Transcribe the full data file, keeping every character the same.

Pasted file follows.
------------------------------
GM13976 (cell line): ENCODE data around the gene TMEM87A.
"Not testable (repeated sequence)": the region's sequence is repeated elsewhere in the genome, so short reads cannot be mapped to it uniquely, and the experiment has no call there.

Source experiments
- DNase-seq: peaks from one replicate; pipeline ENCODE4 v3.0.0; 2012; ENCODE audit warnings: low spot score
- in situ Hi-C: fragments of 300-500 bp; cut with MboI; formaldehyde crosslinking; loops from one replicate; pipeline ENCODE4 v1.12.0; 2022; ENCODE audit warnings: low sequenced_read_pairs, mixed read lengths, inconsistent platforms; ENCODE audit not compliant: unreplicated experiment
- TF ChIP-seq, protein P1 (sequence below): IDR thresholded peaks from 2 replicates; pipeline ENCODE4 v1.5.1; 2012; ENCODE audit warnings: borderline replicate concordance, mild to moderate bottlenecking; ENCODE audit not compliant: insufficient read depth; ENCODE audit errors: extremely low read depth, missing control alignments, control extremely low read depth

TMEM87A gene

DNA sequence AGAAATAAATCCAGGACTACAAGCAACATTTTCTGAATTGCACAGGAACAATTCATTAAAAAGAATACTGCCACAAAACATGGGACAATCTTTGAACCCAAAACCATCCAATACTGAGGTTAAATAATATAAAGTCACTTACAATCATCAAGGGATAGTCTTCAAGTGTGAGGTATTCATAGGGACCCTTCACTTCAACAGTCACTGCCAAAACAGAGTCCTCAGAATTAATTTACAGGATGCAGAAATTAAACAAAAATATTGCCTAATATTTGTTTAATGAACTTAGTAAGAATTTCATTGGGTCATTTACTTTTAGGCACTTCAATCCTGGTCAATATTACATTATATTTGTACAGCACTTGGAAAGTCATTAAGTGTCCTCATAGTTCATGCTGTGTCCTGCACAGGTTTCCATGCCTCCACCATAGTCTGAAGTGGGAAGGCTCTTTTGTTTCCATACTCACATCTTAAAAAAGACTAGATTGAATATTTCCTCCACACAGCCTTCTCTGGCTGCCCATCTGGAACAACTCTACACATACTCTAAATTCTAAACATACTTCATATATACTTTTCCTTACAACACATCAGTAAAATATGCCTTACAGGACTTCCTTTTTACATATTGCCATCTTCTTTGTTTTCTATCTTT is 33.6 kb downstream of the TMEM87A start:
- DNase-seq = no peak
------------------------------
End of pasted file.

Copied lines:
GM13976 (cell line): ENCODE data around the gene TMEM87A.
"Not testable (repeated sequence)": the region's sequence is repeated elsewhere in the genome, so short reads cannot be mapped to it uniquely, and the experiment has no call there.

Source experiments
- DNase-seq: peaks from one replicate; pipeline ENCODE4 v3.0.0; 2012; ENCODE audit warnings: low spot score
- in situ Hi-C: fragments of 300-500 bp; cut with MboI; formaldehyde crosslinking; loops from one replicate; pipeline ENCODE4 v1.12.0; 2022; ENCODE audit warnings: low sequenced_read_pairs, mixed read lengths, inconsistent platforms; ENCODE audit not compliant: unreplicated experiment
- TF ChIP-seq, protein P1 (sequence below): IDR thresholded peaks from 2 replicates; pipeline ENCODE4 v1.5.1; 2012; ENCODE audit warnings: borderline replicate concordance, mild to moderate bottlenecking; ENCODE audit not compliant: insufficient read depth; ENCODE audit errors: extremely low read depth, missing control alignments, control extremely low read depth

TMEM87A gene

DNA sequence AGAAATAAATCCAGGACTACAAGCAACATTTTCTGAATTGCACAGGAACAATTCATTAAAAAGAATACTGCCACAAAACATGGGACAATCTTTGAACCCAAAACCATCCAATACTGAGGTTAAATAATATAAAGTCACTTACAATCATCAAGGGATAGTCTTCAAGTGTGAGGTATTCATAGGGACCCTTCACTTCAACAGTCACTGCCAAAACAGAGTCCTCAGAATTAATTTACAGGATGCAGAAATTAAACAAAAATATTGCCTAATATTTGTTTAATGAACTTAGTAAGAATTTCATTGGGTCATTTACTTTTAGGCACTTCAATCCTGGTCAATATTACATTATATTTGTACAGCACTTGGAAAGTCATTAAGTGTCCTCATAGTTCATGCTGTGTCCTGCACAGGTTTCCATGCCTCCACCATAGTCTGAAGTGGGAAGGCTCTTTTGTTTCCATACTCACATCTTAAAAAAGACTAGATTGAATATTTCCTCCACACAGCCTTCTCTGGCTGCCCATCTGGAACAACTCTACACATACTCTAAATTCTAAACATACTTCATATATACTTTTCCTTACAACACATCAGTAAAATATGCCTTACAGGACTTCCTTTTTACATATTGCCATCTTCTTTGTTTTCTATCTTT is 33.6 kb downstream of the TMEM87A start:
- DNase-seq = no peak